Have you ever experienced something similar? You’re at some strange Airbnb, about to open a can (maybe to make one of these canned tuna dishes), when you realize the kitchen lacks a can opener — and no one remembered their Swiss Army knife.
What should I do? You may give up and explore what takeout choices are available in your area. But really, come on. You’re not someone who gives up easily. What do you do if you really need to open that can and going to the store to get a can opener isn’t an option?
Thankfully, there are a variety of ways to open a can using everyday materials. It’s vital to remember that a can’s lid is actually a very thin piece of metal that was designed to be opened.
Most tools (knives, spoons, and even forks) are thicker and stronger, and you only need a slightly stronger item to pierce the surface.
If you have some time, the easiest (and safest) way to open a can without a can opener is to wear down the edges of the lid until it breaks. By rubbing it with a metal spoon, you can achieve this.
how to open a tuna can?
If it doesn’t work or you want to open a can a little faster, the heel of a chef’s knife is our second-best choice.
Save what if you truly don’t have any tools? Let’s imagine you’re making campfire dishes and have forgotten all but the most basic and flimsy cooking equipment.
The flat surface of a rock can work in this case. Continue reading to learn more about all three approaches!
Even in the best of circumstances, the edges of anything can be razor-sharp. When employing unconventional methods like these, be cautious of metal splinters and cuts from the lid and the instruments used to pry open the cans. If at all possible, use protective gloves and exercise the utmost caution!
The best method is to use a spoon.
If you have some time (and a spoon), try this method: In the palm of your hand, grasp the bowl (not the handle) of a sturdy spoon.
the bottom sticks out just below your pinky finger and your four fingers are firmly grasping it. To stabilize the instrument and improve control, place your pinky inside the curve of the spoon.
With firm pressure, rub the spoon’s edge along the crimped edge of the can, where the can opener would normally puncture. Rub the metal until it becomes thinner. It will eventually make a hole after a few minutes.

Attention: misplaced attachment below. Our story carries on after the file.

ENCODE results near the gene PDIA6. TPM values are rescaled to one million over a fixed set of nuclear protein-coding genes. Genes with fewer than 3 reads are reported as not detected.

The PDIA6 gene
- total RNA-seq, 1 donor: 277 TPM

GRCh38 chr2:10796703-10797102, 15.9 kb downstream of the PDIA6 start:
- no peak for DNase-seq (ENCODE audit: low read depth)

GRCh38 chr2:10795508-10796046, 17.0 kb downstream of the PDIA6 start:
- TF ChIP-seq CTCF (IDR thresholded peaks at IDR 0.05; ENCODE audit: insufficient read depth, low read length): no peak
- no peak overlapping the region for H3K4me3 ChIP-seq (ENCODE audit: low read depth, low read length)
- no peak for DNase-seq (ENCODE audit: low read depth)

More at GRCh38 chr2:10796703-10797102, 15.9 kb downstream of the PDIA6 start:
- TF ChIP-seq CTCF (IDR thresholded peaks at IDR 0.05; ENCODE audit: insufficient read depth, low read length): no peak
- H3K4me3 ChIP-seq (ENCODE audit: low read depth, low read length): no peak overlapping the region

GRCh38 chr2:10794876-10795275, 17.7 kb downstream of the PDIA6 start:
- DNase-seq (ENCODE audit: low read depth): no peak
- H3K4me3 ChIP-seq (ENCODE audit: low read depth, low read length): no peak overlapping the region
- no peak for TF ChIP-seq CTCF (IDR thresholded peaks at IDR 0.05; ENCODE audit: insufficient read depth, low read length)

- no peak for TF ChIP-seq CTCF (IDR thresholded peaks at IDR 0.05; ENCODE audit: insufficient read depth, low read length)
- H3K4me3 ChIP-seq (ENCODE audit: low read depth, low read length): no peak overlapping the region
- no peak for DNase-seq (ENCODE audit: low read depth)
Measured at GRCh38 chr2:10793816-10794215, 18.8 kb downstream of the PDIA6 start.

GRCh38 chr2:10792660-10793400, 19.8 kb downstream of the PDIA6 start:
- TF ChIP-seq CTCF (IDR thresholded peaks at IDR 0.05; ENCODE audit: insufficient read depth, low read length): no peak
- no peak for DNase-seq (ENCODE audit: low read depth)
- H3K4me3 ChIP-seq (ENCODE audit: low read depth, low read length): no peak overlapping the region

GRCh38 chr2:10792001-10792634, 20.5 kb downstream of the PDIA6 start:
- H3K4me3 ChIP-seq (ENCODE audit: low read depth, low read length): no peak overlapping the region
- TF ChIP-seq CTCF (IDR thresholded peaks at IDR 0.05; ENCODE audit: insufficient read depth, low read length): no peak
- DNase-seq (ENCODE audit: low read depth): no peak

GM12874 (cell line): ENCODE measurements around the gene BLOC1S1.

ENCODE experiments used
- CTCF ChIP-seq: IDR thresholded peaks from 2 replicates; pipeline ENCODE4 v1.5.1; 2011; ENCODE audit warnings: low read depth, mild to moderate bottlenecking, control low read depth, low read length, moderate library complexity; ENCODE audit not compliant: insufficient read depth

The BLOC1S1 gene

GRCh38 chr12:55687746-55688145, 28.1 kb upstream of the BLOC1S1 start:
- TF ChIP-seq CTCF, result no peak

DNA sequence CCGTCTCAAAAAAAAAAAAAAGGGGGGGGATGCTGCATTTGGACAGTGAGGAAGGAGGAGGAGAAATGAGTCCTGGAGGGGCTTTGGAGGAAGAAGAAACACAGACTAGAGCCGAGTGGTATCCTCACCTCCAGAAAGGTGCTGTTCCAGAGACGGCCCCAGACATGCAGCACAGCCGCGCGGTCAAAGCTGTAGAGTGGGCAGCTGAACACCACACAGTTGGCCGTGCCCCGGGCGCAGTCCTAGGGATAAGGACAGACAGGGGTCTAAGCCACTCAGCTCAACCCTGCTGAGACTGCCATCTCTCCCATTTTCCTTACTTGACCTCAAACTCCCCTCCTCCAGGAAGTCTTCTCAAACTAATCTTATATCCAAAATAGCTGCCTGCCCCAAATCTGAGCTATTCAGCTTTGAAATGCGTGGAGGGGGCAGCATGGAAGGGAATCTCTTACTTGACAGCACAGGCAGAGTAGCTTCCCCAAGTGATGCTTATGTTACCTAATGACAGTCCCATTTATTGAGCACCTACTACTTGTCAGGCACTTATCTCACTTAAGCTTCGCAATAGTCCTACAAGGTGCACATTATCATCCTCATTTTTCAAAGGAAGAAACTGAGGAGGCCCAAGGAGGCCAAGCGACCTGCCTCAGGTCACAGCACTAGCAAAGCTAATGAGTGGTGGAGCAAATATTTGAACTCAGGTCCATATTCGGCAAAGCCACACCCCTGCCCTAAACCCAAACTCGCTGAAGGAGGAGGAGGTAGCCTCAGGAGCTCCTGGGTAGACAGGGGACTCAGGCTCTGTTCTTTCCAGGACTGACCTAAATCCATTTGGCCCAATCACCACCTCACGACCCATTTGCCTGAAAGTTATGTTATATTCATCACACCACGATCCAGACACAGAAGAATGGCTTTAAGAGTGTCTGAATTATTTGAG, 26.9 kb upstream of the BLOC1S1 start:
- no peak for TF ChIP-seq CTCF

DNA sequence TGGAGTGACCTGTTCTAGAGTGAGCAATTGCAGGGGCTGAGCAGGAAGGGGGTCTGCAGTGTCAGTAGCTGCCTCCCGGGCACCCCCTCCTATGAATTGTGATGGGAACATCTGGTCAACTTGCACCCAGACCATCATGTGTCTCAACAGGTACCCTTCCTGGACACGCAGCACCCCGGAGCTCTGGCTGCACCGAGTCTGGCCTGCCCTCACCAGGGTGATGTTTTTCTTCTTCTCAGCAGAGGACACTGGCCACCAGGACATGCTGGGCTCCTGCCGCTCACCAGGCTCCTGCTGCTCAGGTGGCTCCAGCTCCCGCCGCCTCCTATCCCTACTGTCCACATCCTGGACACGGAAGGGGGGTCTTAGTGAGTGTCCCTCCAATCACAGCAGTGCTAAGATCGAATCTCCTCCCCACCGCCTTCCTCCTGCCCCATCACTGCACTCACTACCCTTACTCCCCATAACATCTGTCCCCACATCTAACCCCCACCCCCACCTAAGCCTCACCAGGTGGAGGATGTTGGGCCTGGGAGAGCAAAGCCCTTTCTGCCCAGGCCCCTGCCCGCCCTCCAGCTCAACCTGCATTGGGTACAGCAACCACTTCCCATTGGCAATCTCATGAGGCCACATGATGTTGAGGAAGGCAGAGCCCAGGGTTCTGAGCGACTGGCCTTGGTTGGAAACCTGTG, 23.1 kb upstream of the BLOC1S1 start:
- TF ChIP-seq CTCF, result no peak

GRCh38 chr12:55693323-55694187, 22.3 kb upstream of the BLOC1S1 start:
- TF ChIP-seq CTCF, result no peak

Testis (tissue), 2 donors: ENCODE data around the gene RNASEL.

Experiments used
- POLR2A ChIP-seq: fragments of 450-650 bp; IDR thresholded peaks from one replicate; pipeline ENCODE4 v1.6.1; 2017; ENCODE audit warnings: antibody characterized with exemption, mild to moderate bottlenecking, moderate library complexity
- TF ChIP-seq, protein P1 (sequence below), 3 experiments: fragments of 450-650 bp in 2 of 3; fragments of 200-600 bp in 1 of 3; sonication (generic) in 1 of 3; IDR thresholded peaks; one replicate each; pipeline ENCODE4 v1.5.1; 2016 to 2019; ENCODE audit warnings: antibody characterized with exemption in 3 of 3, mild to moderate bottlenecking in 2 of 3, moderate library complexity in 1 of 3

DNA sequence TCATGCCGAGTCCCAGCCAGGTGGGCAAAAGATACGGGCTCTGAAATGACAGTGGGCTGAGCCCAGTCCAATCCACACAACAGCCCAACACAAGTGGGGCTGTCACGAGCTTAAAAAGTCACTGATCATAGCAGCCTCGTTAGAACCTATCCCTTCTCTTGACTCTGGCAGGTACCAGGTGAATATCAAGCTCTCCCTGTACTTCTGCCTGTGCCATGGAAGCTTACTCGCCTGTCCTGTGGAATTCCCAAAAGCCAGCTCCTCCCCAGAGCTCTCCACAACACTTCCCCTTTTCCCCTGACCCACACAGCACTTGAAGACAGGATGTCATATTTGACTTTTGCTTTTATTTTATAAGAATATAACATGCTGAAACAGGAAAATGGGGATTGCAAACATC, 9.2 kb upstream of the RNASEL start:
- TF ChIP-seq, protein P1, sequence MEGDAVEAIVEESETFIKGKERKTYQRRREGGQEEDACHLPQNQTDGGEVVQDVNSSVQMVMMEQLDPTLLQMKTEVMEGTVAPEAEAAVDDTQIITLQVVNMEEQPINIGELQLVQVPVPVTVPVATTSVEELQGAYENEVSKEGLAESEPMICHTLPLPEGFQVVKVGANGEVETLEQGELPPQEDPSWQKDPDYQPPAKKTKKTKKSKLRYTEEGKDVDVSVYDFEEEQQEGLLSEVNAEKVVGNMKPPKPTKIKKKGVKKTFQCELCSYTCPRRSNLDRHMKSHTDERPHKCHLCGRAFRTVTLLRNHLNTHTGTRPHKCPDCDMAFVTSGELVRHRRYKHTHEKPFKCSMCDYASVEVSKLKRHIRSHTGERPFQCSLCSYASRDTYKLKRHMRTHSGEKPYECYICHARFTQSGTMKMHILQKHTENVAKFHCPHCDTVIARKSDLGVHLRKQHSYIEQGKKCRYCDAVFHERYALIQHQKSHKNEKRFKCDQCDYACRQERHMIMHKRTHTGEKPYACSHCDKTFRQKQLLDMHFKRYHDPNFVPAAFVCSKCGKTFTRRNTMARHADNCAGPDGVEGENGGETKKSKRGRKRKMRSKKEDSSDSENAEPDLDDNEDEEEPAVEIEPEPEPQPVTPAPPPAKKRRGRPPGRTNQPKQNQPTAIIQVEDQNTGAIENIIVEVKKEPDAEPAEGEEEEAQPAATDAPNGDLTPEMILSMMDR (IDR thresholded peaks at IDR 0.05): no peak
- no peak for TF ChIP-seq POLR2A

Pry the spoon’s edge upward around the can’s edge, gradually breaking the top off. Work your hole around the circumference of the can, creating a large enough cut to pry the lid open.
If you don’t have a spoon, a screwdriver or another metal object with a similar edge will suffice. If you have a strong enough fork, you can use one of the tines to puncture the lid. However, be aware that it may also destroy the fork.
Chef’s Knife as an Alternative
If you need to get inside the can fast and/or are confident with your knife abilities, you can use the heel of a chef’s knife (the blade closest to the handle) to open the can like an old-fashioned can-opener.
This is preferable to utilizing the point, which has the potential to slip (or even shatter), resulting in injury.
However, you’ll need to find a knife that doesn’t have a bolster that covers the heel. The bolster is the thick portion of some knives that rests in front of the handle. Grip the handle firmly and place the back corner of the blade (the heel) perpendicular to the seam of the can.
Like an old-fashioned lever-type can-opener, push the blade’s corner downwards and perforate the can’s lid by digging in at an angle. Rep this process around the rim of the can until the lid is weakened enough to pry open.
If you have a pocket knife or a small paring knife, you can place the can on a flat, stable surface and use the tip of the knife to puncture the can. Take care! The knife might easily slip if the can or the knife is not properly controlled. The lid will eventually come off if you continue to puncture holes evenly around the edge of the container.
Using a rough surface is another option.
Save this method for when you don’t have access to any tools. All you’ll need is a big rock or a length of concrete, as well as a soft cloth to clean the lid’s top.
The process is simple to follow: Locate a rough surface and sand the top ridge of the can until the seal is broken. Wipe away the metal shavings, then open the lid and cook or eat the contents. That concludes our discussion.
This method takes a little longer, but it’ll get the job done in a pinch—and we’re guessing you’re in a pinch if you’re trying to open a can and don’t have a knife or a spoon handy.
A handful of pointers: Rotate the can on a regular basis to wear down the edge evenly, and squeeze every now and then to assist in separating the seal. It’s a sign that the seal has broken when you notice moisture on the rock.